As COVID-19 spreads in the oil-rich Persian Gulf states, foreign workers such as from Nepal face high risks, low wages and exploitation. The COVID-19 outbreak is a health crisis they can't afford, and authorities and employers are providing little support.
With the request from Nepalese Embasy, Nepal has already brought over 20,000 Nepalese stranded in gulf countries, Myanmar Bangladesh, Pakistan, Sri Lanka, Malaysia, Maldives Australia, United States and United Kingdom through repatriation flights. But, there are many people waiting to come back Gul. The Ministry of Foreign Affairs has directed the concerned embassies to start their registrations.
According to estimates there are one million Nepalis working in Gulf countries. Saudi Arabia and Qatar have the highest numbers of Nepali followed by UAE and Kuwait.
As the novel coronavirus pandemic has crippled the global economic activity, the closure of businesses in the Persian Gulf region has hit low-income migrant workers particularly hard.
While the Saudi and Bahraini governments have promised to cover any shortfalls in their own national’s wages, most foreign workers, who make up 95% of the workforce in some Gulf countries, have been left out.
Bahrain with 150 positive cases had the highest number of infected Nepali migrants. The UAE, with 75 cases, had the second highest infection among Nepali migrants.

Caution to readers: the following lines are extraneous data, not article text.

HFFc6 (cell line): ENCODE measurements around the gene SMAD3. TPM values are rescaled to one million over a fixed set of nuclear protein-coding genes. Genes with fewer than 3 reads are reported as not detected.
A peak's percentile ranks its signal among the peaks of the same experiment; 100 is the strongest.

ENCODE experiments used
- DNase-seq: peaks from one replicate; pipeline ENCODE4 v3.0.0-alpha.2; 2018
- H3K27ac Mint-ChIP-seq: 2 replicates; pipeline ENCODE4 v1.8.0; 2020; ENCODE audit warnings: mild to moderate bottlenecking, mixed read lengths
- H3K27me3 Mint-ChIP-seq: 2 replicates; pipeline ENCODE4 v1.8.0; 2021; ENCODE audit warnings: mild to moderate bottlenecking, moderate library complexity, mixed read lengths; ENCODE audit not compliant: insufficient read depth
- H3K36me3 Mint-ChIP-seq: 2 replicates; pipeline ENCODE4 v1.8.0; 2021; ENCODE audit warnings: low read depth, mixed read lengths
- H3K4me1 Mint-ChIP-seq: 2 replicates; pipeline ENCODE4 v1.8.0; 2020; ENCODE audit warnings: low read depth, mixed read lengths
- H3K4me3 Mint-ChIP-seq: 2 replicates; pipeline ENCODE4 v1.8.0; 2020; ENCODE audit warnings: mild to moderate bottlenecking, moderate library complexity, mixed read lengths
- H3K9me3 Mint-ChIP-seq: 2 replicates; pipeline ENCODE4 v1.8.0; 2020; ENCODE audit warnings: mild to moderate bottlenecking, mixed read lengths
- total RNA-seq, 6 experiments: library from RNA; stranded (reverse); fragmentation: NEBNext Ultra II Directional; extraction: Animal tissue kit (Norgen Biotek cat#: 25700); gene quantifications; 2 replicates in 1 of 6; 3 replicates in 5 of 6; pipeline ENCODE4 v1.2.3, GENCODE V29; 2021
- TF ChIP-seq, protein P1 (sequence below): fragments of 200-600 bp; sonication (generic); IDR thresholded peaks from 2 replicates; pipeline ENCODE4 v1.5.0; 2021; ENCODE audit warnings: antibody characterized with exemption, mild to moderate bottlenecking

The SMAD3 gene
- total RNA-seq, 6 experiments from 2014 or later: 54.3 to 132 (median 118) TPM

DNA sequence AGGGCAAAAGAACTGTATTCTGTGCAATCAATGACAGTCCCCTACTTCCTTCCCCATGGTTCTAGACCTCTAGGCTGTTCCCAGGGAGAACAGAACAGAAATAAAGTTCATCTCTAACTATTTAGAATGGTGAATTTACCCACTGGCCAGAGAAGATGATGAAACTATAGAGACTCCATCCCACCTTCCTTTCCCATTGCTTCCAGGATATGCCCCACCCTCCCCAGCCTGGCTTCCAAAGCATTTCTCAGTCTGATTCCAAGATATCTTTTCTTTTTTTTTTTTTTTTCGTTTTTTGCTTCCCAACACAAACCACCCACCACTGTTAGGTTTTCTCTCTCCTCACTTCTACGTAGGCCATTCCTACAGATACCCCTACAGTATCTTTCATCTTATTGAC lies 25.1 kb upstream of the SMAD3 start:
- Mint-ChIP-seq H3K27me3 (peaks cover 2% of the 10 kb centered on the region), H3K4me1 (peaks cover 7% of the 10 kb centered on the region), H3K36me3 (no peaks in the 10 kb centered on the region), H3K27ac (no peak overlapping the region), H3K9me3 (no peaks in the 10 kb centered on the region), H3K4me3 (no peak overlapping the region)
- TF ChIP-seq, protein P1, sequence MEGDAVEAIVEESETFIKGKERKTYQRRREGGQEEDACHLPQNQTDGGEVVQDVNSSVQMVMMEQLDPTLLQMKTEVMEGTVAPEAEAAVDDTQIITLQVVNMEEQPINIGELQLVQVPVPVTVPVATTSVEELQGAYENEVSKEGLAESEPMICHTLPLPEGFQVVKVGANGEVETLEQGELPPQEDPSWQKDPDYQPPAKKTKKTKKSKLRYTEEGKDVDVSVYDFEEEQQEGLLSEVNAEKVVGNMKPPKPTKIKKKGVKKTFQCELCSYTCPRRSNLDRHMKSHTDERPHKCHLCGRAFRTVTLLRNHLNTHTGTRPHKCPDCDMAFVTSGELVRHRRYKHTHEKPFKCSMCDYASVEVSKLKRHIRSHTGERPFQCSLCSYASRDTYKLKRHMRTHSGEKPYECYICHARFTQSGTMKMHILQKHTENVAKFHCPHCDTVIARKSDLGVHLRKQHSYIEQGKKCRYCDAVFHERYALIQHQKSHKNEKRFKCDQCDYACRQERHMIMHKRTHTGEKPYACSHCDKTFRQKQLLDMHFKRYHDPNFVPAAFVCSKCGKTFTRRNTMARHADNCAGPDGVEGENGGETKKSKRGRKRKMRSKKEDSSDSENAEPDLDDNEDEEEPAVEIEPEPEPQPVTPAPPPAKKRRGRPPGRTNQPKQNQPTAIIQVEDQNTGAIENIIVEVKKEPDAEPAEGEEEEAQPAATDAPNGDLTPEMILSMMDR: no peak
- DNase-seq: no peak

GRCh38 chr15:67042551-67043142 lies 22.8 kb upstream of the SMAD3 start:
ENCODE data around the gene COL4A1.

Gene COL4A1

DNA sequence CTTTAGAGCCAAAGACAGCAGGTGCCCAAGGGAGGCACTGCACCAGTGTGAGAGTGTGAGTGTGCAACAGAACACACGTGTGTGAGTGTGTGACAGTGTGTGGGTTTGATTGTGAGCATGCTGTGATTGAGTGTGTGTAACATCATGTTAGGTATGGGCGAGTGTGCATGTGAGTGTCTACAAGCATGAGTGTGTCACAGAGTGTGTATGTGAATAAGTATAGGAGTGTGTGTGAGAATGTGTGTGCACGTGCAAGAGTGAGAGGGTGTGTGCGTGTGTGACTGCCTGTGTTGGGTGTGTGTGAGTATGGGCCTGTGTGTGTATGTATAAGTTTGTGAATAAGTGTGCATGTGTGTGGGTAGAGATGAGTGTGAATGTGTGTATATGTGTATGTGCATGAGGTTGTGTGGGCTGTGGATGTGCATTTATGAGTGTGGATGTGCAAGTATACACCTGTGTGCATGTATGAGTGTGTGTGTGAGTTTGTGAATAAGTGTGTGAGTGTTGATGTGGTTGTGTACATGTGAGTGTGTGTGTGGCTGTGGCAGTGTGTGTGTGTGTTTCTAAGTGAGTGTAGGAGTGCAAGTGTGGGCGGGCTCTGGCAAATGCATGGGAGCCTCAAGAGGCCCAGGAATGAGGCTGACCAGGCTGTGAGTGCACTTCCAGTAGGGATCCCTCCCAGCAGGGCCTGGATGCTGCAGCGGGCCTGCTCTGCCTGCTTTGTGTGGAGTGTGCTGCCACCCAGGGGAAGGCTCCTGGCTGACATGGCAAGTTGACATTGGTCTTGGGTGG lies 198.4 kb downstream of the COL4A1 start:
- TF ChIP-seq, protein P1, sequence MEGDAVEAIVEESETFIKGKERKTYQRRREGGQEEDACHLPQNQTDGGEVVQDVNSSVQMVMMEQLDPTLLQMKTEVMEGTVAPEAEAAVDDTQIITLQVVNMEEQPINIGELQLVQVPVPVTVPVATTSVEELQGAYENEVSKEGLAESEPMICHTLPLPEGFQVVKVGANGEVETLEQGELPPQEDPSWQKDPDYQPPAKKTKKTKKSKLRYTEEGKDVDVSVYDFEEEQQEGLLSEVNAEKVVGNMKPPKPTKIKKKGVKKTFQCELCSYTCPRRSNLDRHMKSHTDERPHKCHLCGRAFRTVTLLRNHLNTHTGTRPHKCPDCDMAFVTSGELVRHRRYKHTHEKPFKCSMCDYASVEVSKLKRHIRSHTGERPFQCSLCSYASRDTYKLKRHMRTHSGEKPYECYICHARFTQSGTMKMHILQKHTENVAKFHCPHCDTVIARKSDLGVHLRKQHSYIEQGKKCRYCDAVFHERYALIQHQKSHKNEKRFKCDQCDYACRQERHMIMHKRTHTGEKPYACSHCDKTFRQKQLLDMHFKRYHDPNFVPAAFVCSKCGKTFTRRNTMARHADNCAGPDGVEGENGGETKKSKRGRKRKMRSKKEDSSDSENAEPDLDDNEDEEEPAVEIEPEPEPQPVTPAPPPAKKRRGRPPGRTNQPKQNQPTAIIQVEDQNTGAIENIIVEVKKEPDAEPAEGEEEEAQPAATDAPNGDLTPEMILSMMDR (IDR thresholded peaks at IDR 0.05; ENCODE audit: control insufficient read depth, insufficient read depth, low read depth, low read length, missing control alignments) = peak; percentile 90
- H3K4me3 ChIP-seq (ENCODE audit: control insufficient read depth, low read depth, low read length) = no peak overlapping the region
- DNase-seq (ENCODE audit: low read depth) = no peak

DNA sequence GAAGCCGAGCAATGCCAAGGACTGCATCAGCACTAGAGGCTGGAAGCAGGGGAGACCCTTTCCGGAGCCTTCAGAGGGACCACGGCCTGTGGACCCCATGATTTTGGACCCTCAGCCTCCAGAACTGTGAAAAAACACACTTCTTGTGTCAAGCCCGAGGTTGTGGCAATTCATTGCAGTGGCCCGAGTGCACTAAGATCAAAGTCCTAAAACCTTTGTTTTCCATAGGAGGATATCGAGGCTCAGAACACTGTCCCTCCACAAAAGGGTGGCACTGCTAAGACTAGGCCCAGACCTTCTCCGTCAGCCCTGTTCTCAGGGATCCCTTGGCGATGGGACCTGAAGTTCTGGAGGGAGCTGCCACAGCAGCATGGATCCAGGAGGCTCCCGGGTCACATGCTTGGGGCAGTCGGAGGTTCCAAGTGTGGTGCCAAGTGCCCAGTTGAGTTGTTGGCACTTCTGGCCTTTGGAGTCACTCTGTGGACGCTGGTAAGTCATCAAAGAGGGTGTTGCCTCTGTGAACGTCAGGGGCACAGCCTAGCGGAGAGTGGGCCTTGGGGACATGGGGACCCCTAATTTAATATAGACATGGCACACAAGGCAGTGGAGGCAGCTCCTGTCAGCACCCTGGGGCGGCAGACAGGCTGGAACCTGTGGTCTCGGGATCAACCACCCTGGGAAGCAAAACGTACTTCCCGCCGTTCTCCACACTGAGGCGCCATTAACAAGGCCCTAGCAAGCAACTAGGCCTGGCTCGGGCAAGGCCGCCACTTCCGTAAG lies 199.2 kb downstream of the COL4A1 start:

Forty-three in Kuwait, 30 in Saudi Arabia, four in Oman and three in Malaysia have been infected with the virus. However, there has been no report of any Nepali migrant contracting the disease in Qatar and Oman.
“As per our embassy in Malaysia, the condition of the infected workers is critical,” he said. “We are in close contact with our embassies and missions for regular updates.”
Our mission is to conduct regular follow-ups to provide necessary help to migrant workers, he added.
“Since there is a nationwide lockdown in Nepal and also in the GCC nations and Malaysia, we are unable to bring back the bodies of the deceased,” said NRN, adding that the bodies will be brought to Nepal once the situation becomes normal.
“Actually, there has been no decision on whether or not to bring back the bodies of the dead migrants,” he stated. “We will take the final decision on the basis of mutual understanding between the two countries as we do not want the infection to spread.”